A study by the Inquiry into the Future of Lifelong Learning calculated total employer expenditure at pound;16.2 billion, far lower than the pound;39 billion reported. It excludes the cost of employees' time for training, which accounts for the difference.
Total government spending, including the funding of FE, training public sector employees and pound;3.7 billion of employer tax relief, comes to pound;25.5 billion, in excess of 50 per cent more than the private sector.
The figures also suggest that the public sector invests in training at almost twice the rate of private industry, accounting for nearly 40 per cent of expenditure on skills by employers, while only being responsible for 22 per cent of workers.
Individuals should receive tax relief for training along with businesses, the inquiry recommends, suggesting that older people or those in low-skill jobs could be targeted in particular. And it says that the tax relief for businesses should be tied to educational targets on participation and qualifications.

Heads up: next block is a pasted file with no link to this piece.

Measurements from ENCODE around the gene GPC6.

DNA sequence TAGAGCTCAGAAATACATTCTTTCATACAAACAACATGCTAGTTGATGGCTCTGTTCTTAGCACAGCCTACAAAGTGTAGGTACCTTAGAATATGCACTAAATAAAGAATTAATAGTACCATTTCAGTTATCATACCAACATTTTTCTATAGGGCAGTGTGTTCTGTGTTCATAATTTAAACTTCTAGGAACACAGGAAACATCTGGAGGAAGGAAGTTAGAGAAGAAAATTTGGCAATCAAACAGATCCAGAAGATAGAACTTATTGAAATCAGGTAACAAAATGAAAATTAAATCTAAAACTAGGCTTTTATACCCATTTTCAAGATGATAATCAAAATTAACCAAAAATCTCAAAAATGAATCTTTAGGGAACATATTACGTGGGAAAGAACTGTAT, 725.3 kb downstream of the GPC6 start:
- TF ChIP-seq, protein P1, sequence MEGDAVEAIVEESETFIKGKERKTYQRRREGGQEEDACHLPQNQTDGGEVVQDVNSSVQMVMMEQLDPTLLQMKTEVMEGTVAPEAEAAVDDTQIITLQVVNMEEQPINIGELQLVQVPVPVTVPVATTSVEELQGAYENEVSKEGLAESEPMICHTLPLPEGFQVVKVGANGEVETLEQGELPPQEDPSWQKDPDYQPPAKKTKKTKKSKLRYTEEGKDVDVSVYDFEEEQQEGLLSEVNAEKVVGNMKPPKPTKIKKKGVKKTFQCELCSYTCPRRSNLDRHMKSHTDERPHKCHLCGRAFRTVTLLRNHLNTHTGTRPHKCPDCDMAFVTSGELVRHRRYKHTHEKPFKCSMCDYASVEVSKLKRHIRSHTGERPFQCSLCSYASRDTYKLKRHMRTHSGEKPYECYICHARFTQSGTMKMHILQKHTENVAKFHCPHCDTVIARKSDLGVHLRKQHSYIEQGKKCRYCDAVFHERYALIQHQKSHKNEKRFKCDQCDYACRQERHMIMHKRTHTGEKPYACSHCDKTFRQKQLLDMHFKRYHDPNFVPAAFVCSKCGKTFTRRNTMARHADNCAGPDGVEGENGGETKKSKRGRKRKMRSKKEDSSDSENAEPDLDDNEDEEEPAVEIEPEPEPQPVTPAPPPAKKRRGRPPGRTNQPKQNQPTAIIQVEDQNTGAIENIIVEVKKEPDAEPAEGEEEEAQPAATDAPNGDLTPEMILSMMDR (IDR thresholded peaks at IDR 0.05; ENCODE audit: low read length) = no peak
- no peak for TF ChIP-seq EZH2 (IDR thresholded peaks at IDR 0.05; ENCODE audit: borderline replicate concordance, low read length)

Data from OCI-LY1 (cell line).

Susan Anderson, director of education and skills at the Confederation of British Industry (CBI), said that it was only right for employers to count the time spent training off the job. And she rejected suggestions that business contributed too small a portion of Britain's training investment.
"Employers spend as much as they need to spend for their specific needs," she said. "What's important isn't how much is spent, but the outcome, which is a skilled workforce."
The CBI would not support extending tax relief for training in the current fiscal circumstances, Ms Anderson said, nor introducing targets for businesses that currently benefit.